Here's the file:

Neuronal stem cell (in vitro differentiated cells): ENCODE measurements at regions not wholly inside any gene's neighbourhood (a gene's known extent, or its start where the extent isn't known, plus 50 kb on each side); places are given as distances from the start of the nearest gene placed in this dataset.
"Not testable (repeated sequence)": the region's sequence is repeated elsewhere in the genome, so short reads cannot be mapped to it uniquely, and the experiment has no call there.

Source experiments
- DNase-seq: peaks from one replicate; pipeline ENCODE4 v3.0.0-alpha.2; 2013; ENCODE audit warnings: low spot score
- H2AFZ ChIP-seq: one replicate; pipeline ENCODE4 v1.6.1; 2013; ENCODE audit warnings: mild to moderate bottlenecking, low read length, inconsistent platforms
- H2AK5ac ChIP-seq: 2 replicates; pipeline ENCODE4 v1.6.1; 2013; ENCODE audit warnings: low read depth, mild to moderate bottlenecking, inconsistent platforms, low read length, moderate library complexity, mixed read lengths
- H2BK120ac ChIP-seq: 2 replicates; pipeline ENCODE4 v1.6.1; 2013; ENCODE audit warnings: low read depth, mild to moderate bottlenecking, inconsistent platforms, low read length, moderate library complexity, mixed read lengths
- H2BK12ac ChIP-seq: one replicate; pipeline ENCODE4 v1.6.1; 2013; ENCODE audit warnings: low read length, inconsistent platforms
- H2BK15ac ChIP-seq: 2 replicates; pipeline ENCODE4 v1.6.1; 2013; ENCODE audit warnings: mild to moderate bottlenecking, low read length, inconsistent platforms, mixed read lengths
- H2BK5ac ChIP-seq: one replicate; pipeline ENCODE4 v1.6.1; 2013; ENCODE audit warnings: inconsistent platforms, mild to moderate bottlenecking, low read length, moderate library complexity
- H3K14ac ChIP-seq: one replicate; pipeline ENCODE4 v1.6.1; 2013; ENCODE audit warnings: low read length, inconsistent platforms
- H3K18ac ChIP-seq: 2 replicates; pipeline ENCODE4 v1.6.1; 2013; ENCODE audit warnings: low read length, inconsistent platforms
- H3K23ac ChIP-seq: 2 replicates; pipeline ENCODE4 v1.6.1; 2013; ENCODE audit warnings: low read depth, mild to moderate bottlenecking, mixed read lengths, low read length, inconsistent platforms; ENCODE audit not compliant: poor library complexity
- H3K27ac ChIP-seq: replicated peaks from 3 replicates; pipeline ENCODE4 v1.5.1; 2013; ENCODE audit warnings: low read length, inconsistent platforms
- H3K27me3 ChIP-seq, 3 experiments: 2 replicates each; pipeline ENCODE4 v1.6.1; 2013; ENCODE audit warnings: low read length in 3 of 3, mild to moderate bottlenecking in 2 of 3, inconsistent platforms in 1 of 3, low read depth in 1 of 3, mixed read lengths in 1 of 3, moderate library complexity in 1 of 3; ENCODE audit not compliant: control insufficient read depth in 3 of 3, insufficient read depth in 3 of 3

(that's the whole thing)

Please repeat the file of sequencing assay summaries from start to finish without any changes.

Neuronal stem cell (in vitro differentiated cells): ENCODE measurements at regions not wholly inside any gene's neighbourhood (a gene's known extent, or its start where the extent isn't known, plus 50 kb on each side); places are given as distances from the start of the nearest gene placed in this dataset.
"Not testable (repeated sequence)": the region's sequence is repeated elsewhere in the genome, so short reads cannot be mapped to it uniquely, and the experiment has no call there.

Source experiments
- DNase-seq: peaks from one replicate; pipeline ENCODE4 v3.0.0-alpha.2; 2013; ENCODE audit warnings: low spot score
- H2AFZ ChIP-seq: one replicate; pipeline ENCODE4 v1.6.1; 2013; ENCODE audit warnings: mild to moderate bottlenecking, low read length, inconsistent platforms
- H2AK5ac ChIP-seq: 2 replicates; pipeline ENCODE4 v1.6.1; 2013; ENCODE audit warnings: low read depth, mild to moderate bottlenecking, inconsistent platforms, low read length, moderate library complexity, mixed read lengths
- H2BK120ac ChIP-seq: 2 replicates; pipeline ENCODE4 v1.6.1; 2013; ENCODE audit warnings: low read depth, mild to moderate bottlenecking, inconsistent platforms, low read length, moderate library complexity, mixed read lengths
- H2BK12ac ChIP-seq: one replicate; pipeline ENCODE4 v1.6.1; 2013; ENCODE audit warnings: low read length, inconsistent platforms
- H2BK15ac ChIP-seq: 2 replicates; pipeline ENCODE4 v1.6.1; 2013; ENCODE audit warnings: mild to moderate bottlenecking, low read length, inconsistent platforms, mixed read lengths
- H2BK5ac ChIP-seq: one replicate; pipeline ENCODE4 v1.6.1; 2013; ENCODE audit warnings: inconsistent platforms, mild to moderate bottlenecking, low read length, moderate library complexity
- H3K14ac ChIP-seq: one replicate; pipeline ENCODE4 v1.6.1; 2013; ENCODE audit warnings: low read length, inconsistent platforms
- H3K18ac ChIP-seq: 2 replicates; pipeline ENCODE4 v1.6.1; 2013; ENCODE audit warnings: low read length, inconsistent platforms
- H3K23ac ChIP-seq: 2 replicates; pipeline ENCODE4 v1.6.1; 2013; ENCODE audit warnings: low read depth, mild to moderate bottlenecking, mixed read lengths, low read length, inconsistent platforms; ENCODE audit not compliant: poor library complexity
- H3K27ac ChIP-seq: replicated peaks from 3 replicates; pipeline ENCODE4 v1.5.1; 2013; ENCODE audit warnings: low read length, inconsistent platforms
- H3K27me3 ChIP-seq, 3 experiments: 2 replicates each; pipeline ENCODE4 v1.6.1; 2013; ENCODE audit warnings: low read length in 3 of 3, mild to moderate bottlenecking in 2 of 3, inconsistent platforms in 1 of 3, low read depth in 1 of 3, mixed read lengths in 1 of 3, moderate library complexity in 1 of 3; ENCODE audit not compliant: control insufficient read depth in 3 of 3, insufficient read depth in 3 of 3